South Africans are mostly forgiving. Sometimes, in pursuit of ubuntu, it almost seems as if we want transgressors to apologise so we can forgive them.

When former police minister Adriaan Vlok apologised despite overseeing the apartheid police, we applauded him as if that was enough to erase the years of oppression he oversaw.

We almost willed former president PW Botha to apologise in front of the Truth and Reconciliation Commission so that we could forgive him and move on. We even forgave former prsident FW de Klerk for his role in apartheid. Some of us argued that he deserved his Nobel Peace Prize because he had moved our country to democracy.

More recently, we have seen several high-profile instances where politicians have apologised for transgressions and moved on.

Some of us were almost hoping former Gauteng health MEC Qedani Mahlangu, Premier David Makhura or Health Minister Aaron Motsoaledi - anybody - would apologise for the deaths of 144 people in the Life Esidimeni tragedy, so we could forgive them. As much as we sympathise with the victims, we are always keen to forgive transgressors.

We have forgiven so many people for their blatant racism, which sometimes they blamed on lapses of judgment, or fatigue or both.

We have become so accustomed to accepting apologies and then allowing the transgressors to continue with their lives.

But sometimes an apology is not enough.

No amount of apologising can make up for apartheid; the millions confined to Bantustan homelands.

Yet black people, who form the majority in our country, have been patiently trying to find ways of forgiving. Maybe it has something to do with the crimes committed during apartheid being so huge that it is easier to forgive than to prosecute. The latter would probably take centuries.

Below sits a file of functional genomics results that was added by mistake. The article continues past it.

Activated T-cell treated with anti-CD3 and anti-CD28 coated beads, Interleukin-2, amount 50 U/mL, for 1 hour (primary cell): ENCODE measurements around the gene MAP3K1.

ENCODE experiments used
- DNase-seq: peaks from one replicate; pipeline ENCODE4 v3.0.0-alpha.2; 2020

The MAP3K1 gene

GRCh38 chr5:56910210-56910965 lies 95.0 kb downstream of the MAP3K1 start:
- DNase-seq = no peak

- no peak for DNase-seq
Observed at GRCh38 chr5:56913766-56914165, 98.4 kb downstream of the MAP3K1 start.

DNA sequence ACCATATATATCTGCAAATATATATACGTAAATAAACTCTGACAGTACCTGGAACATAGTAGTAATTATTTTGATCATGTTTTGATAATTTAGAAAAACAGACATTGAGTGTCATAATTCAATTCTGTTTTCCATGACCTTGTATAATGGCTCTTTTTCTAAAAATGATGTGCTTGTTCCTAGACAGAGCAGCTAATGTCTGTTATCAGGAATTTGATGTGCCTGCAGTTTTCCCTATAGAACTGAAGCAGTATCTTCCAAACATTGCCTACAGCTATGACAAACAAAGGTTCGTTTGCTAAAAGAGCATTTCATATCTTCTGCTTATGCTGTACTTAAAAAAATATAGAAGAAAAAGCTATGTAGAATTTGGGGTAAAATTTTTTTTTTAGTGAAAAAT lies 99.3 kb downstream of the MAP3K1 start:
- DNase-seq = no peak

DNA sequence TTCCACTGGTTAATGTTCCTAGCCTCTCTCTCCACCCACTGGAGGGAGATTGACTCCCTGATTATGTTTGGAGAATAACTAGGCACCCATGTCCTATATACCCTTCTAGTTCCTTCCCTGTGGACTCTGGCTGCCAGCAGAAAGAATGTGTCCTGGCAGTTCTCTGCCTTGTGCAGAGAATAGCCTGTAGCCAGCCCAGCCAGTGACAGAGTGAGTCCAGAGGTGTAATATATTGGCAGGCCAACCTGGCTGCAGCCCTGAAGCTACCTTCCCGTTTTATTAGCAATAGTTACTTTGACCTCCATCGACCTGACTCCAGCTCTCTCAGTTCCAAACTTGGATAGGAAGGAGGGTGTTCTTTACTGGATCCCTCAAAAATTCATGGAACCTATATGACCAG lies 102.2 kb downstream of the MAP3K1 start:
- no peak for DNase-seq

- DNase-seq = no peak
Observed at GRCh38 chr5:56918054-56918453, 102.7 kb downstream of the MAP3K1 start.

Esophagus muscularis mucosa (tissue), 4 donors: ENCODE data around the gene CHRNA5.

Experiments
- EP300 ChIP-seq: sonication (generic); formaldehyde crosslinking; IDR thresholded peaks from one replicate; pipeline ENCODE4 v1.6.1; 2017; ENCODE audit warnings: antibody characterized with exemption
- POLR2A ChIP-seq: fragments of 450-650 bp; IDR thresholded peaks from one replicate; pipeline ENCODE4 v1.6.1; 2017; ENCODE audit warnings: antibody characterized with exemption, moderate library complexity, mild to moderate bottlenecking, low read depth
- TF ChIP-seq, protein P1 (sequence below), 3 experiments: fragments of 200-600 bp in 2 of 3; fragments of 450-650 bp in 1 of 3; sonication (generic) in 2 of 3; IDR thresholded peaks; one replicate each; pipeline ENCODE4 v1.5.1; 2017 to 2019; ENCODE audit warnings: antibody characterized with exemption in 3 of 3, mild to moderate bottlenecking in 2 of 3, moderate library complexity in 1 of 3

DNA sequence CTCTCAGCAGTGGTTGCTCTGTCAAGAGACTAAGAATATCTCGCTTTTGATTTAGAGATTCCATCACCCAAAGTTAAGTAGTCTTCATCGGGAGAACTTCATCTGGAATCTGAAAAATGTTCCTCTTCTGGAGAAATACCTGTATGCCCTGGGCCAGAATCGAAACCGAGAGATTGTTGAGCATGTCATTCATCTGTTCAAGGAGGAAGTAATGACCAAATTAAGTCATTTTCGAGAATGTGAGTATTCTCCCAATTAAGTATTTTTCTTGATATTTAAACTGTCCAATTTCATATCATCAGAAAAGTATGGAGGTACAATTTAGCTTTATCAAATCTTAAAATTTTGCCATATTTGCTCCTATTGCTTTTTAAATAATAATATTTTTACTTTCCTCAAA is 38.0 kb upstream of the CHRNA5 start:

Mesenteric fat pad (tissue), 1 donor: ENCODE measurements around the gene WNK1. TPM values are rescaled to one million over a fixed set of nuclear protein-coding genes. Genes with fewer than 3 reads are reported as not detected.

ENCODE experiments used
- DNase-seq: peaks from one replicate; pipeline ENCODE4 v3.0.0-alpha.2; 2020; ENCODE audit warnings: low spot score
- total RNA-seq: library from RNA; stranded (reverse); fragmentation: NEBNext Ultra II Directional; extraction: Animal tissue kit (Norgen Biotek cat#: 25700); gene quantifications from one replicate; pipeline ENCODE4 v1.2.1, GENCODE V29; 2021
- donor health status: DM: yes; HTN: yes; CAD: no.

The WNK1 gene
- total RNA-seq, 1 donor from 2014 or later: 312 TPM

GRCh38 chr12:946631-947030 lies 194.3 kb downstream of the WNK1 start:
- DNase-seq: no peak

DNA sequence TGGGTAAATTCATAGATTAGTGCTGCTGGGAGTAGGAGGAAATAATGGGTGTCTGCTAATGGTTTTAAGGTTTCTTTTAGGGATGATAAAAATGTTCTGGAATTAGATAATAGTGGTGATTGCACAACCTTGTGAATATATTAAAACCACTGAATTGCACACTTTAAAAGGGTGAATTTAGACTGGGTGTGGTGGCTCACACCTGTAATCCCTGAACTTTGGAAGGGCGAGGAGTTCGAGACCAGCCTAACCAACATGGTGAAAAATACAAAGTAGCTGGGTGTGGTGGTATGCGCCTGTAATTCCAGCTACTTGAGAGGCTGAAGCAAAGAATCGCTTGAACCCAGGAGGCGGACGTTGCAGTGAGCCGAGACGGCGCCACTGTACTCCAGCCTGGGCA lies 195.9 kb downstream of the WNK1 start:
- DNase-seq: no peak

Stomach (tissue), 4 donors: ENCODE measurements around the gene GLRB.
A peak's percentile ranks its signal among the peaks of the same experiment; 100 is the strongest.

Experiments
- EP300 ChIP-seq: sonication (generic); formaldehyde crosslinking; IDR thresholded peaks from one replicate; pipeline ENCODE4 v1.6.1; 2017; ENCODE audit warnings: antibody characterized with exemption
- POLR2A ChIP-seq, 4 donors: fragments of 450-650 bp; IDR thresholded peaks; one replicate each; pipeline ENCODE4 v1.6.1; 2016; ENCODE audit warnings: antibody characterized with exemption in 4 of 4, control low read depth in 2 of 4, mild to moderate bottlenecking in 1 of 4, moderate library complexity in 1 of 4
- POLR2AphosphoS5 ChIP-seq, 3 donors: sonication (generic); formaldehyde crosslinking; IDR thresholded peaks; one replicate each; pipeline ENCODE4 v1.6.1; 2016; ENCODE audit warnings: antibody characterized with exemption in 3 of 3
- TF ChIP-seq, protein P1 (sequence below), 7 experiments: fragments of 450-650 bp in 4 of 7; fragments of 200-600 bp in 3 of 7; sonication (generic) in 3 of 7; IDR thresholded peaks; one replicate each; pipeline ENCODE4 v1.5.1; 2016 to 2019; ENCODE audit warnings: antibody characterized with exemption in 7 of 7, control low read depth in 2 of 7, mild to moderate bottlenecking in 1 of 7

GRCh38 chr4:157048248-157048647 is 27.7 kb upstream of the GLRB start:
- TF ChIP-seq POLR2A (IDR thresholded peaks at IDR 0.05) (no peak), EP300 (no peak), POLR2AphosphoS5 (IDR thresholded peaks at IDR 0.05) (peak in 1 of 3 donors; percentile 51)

Yet, even if there has been an apology, it does not mean that we should forget.

It is probably within the context of the easy apology that EFF deputy president Floyd Shivambu thought it appropriate to apologise in the least contrite of statements after he attacked a journalist.

Throughout the statement, Shivambu refers to his attack on the journalist as a “scuffle”, trying to underplay what had happened. But what happened is that a leader of a significant political party in our country chose to use violence against a member of the media, ostensibly because he did not like the race of the journalist.

Shivambu ended the statement: “The EFF, which I represent in Parliament and am deputy president of, upholds media freedom, and freedom of association. As a loyal member of the EFF, I fully uphold media freedom and freedom of association and the scuffle was not meant to suppress these constitutional principles.

“I will not do media interviews concerning the incident because I believe there are important other issues to speak about in the public discourse than a scuffle. ”

Of course, instead of censuring their deputy president, the EFF praised him for his apology. This is not unusual because the EFF president, Julius Malema, has probably transgressed in much bigger ways.

And just like that, Shivambu thinks it is possible to move along without any repercussions, because that is how we do things in South Africa.

Maybe he is right that an assault on a journalist is a small thing and we have much bigger things to worry about, such as poverty, inequality, joblessness and, of course, land restitution.

But politicians need to set an example to the public otherwise, very soon, we could see more journalists assaulted because people do not like their race or the publication they represent.

The political climate leading up to the national elections next year will become intense and many people will say things for which they will later be forced to apologise.